Hiromi | Theater Critic's Choice | Chicago Reader


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I doubt you'll hear a more impressive debut album this year than Another Mind (Telarc) by Japanese pianist Hiromi Uehara (Berklee College of Music, class of '03). The opener, a wickedly eddying tune called "XYZ," bursts out of the gate like Funny Cide on uppers--it's an all-acoustic trio performance powered by the same energy that ran classic fusion bands like the Mahavishnu Orchestra and Return to Forever. The nearly manic "Dancando no Paraiso" (an original, like all the songs here) takes Brazilian rhythms up into sixth gear; on the somewhat more reflective title track, Hiromi (she's gone the single-name route, in part to protect American tongues from her last name and vice versa) crafts a dark, modern song from the distinctly Japanese intervals set out in the track's brief introduction. "I want my piano trio music to sound different, bigger," the diminutive 24-year-old writes in the CD's notes, and it does, thanks to her outsize technique and voluptuously Romantic conception of the instrument. Channeling her predecessors--at times you'll hear brief homages to Erroll Garner, Ahmad Jamal, and Chick Corea, all of whom share this stylistic lineage--she attacks the piano with an almost operatic grandeur and the intensity of Rachmaninoff. Like the Bad Plus and Medeski, Martin & Wood (in their nonelectric performances), Hiromi is working to recast the standard jazz piano trio as a rock band: her startling gift for jazz improvisation lets her explore the last 20 years of nonjazz influences using the piano-trio format she loves. And on "010101 (binary system)"--the album's one tune that does use electronics--she spins shimmering synth melodies against the bass clef notes of the piano, creating a fresh electroacoustic fusion as savvy as anything heard along these lines over the last three decades. Watch out for her. Friday and Saturday, August 22 and 23, 9:30 and 11:30 PM, Green Dolphin Street, 2200 N. Ashland; 773-395-0066.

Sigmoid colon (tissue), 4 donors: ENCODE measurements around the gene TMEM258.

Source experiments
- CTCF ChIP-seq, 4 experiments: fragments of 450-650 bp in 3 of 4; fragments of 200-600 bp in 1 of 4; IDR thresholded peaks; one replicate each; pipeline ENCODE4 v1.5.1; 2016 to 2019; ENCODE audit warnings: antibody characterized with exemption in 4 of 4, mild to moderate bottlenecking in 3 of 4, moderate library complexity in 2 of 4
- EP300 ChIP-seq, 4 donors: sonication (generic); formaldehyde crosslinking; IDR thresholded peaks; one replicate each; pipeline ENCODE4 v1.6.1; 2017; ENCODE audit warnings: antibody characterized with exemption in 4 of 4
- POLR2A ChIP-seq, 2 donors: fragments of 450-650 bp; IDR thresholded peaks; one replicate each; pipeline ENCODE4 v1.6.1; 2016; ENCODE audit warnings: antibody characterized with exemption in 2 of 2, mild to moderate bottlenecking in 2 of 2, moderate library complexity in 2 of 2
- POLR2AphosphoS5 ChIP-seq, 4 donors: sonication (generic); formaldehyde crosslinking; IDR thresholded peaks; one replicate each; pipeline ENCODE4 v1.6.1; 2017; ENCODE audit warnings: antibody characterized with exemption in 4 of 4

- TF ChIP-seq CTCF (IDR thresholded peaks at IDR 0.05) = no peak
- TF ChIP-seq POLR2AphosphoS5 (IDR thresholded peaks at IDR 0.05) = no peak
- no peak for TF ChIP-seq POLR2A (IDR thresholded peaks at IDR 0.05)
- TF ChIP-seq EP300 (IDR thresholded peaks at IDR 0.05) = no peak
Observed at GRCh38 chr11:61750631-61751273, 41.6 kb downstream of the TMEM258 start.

Art accompanying story in printed newspaper (not available in this archive): photo/Mark L. Baer.


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